IT Band Syndrome is the one of the most common overuse injuries for runners, triathletes, and cyclists. The IT Band is designed to assist the hip muscles in the outward movement of the thigh and to stabilize the side of the knee. Since the IT Band is not a very strong structure, weakness in surrounding muscles and overuse can lead to injury and ITBS. When this happens, the ligament that extends from the outside of the pelvic bone to the outside of the shinbone (IT band) becomes so tight that it rubs against the outside of the thigh bone.
Typically, sufferers of IT Band Syndrome experience pain along the outside of the knee joint, sometimes accompanied by a clicking sensation. The clicking is a result of the ITB tightening and snapping across the joint during activity. ITBS typically starts with tightness and can become extremely painful. The pain is typically described as occurring on the outside part of the knee or lower thigh and is made worse by getting out of a car, going up or down stairs or running up or down hills.
Runners who do not participate in sports involving side-to-side movement or who do not cross train, can have weakness in their hip and core muscles. Distance runners are especially susceptible to ITBS. IT Band Syndrome can be a debilitating injury to a runner. The IT band injury can become so painful that a runner is unable to train at all until it heals. See our IT Band exercises for tips on how to ease your pain.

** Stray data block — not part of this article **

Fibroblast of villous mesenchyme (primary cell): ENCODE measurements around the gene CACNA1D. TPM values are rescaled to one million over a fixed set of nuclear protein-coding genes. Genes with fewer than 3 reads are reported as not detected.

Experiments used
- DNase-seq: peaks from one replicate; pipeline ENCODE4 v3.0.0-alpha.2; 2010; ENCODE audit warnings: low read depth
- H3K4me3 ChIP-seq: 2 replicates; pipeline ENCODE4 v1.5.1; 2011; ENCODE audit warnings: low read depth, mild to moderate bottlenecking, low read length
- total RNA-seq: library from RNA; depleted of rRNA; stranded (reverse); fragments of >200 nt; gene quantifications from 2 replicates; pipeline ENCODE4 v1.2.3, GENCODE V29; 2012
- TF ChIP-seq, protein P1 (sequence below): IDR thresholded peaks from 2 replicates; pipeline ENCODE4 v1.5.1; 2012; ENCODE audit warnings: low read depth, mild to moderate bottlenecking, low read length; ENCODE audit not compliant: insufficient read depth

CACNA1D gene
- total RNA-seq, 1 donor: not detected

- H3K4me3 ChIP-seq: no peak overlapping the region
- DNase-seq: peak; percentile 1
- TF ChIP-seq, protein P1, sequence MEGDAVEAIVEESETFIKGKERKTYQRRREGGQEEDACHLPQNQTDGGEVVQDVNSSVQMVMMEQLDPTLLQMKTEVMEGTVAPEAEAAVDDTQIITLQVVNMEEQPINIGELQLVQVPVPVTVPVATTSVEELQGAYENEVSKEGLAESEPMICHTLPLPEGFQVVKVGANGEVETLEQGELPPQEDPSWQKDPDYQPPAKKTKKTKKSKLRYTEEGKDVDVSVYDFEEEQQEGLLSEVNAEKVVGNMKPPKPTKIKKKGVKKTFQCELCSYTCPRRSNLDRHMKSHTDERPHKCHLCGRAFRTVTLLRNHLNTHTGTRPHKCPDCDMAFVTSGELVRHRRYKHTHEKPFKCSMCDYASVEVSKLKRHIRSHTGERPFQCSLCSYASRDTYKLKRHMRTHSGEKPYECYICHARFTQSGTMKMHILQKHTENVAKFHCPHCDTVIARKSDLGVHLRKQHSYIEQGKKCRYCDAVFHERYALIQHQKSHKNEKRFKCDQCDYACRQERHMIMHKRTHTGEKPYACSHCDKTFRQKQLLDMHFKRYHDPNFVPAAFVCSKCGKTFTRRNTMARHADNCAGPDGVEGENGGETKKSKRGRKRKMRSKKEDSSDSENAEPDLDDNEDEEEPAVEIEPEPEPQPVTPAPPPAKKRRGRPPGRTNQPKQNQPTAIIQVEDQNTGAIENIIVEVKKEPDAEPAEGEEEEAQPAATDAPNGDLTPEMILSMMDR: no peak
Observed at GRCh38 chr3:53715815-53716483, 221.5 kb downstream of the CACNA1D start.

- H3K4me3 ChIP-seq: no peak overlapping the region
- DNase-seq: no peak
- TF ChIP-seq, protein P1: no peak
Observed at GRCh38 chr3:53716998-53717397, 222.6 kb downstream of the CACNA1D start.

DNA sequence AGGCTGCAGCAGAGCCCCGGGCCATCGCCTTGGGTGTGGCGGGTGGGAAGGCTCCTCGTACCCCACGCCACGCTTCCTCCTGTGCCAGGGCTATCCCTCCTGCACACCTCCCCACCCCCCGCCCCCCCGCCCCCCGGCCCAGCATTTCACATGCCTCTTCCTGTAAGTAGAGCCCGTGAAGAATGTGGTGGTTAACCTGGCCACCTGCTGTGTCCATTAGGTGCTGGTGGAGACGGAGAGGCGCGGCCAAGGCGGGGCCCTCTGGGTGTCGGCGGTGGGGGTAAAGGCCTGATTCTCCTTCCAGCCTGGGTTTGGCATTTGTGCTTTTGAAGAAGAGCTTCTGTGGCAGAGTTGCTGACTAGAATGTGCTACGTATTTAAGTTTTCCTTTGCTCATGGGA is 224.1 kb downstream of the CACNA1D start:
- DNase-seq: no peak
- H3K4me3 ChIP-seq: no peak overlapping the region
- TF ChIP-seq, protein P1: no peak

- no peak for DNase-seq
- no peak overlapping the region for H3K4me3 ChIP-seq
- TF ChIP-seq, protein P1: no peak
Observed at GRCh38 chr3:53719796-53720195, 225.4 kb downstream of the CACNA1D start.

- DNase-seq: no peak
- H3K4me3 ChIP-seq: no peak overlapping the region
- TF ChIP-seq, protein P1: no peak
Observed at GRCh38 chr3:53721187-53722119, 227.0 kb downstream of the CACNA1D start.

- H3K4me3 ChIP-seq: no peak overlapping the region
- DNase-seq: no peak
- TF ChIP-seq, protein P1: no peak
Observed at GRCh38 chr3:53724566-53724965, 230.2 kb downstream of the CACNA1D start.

The most common cause of IT Band pain is a stress injury, the result of certain muscles surrounding the knee becoming neglected as others strengthen. IT Band injuries most commonly befall runners, and this type of injury is most likely to develop slowly over time. You might be at higher risk for developing IT Band Syndrome if you fall prey to these factors:
If you're worried about developing an IT Band injury, be sure that any increases in your regular running routine are taken gradually over time.
Unlike many other stress injuries, ITBS is often a condition that occurs slowly, with pain increasing over time, and doesn't necessarily need an inciting moment of stress to trigger. Typically, those who have injured the IT Band tissue of their legs will experience the following:
If you have injured your IT Band, you should consult a doctor immediately to find the best treatment solution for you. Because the IT Band is not a muscle, it will need different recovery strategies.
As with all injuries, prevention is your best defense especially with injuries that are as painful and inconvenient as ITBS. Prevention options include:
Once an athlete begins to detect signs of ITBS, short term relief and treatment options may include the following: